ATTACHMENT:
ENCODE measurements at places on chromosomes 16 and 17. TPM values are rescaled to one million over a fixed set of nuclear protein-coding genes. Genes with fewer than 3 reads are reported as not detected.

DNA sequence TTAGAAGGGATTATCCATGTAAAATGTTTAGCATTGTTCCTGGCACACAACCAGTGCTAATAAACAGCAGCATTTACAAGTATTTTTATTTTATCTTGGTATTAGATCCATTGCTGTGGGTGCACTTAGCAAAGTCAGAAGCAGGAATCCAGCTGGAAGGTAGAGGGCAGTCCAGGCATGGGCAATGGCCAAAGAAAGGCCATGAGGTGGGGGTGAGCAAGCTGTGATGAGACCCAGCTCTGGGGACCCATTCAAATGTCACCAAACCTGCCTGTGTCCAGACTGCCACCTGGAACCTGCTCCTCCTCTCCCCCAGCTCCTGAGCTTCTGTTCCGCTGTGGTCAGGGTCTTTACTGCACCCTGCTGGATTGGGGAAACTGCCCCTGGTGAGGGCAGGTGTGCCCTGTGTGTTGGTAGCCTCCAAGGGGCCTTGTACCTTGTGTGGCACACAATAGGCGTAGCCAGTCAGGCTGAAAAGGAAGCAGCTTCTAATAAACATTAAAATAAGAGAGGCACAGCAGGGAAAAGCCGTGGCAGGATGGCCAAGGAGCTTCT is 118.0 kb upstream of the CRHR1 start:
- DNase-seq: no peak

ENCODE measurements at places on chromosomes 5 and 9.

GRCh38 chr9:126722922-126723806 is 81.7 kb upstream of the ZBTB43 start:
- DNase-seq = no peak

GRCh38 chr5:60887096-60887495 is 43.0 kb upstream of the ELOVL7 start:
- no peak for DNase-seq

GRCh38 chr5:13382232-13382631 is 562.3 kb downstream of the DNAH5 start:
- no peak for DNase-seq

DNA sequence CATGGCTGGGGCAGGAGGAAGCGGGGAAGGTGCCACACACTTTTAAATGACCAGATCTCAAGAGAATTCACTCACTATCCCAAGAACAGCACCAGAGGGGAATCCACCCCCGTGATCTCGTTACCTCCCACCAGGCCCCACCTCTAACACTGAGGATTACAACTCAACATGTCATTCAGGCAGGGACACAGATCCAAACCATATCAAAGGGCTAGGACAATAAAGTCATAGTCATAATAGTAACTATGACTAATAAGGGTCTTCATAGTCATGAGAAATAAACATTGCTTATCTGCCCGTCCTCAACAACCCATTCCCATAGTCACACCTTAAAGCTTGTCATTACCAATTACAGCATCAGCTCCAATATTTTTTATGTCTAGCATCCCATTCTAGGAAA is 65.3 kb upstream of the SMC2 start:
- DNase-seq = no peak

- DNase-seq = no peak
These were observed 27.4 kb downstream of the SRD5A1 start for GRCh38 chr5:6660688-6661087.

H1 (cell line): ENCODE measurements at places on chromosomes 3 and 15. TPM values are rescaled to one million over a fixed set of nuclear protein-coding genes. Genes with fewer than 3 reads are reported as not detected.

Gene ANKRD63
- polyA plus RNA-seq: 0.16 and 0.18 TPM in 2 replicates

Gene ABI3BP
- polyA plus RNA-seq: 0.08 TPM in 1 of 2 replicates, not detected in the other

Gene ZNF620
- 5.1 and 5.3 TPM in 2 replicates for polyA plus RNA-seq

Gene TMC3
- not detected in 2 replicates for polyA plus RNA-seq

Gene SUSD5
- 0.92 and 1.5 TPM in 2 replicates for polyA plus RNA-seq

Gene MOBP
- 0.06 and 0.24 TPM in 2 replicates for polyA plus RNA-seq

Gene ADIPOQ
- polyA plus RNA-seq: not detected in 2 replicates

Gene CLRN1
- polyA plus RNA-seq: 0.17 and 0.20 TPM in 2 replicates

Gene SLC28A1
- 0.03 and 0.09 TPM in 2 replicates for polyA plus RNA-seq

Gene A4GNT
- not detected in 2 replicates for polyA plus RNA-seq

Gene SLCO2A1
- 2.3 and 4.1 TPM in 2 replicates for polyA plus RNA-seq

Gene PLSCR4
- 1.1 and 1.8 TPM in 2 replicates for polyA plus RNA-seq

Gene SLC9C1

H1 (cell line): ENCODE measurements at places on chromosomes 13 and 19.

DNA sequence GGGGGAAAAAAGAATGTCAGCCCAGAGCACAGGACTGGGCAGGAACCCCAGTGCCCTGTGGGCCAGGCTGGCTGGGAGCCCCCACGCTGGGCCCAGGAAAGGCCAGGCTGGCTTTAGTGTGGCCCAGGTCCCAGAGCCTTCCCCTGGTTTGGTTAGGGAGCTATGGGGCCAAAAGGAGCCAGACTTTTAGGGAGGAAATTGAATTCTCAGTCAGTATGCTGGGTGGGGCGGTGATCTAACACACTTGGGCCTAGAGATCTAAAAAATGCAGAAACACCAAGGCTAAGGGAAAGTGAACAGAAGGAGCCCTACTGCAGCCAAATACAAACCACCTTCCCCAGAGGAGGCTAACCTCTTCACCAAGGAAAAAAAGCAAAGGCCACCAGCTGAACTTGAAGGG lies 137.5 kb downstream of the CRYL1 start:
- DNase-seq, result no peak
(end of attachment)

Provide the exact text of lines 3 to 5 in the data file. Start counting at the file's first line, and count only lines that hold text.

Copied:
- DNase-seq: no peak

ENCODE measurements at places on chromosomes 5 and 9.

GRCh38 chr9:126722922-126723806 is 81.7 kb upstream of the ZBTB43 start: